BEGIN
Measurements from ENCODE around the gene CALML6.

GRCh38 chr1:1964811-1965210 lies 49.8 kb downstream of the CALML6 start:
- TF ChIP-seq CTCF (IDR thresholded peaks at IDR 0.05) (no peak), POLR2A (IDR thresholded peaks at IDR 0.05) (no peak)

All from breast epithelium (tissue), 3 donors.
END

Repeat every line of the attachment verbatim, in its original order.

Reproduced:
Measurements from ENCODE around the gene CALML6.

GRCh38 chr1:1964811-1965210 lies 49.8 kb downstream of the CALML6 start:
- TF ChIP-seq CTCF (IDR thresholded peaks at IDR 0.05) (no peak), POLR2A (IDR thresholded peaks at IDR 0.05) (no peak)

All from breast epithelium (tissue), 3 donors.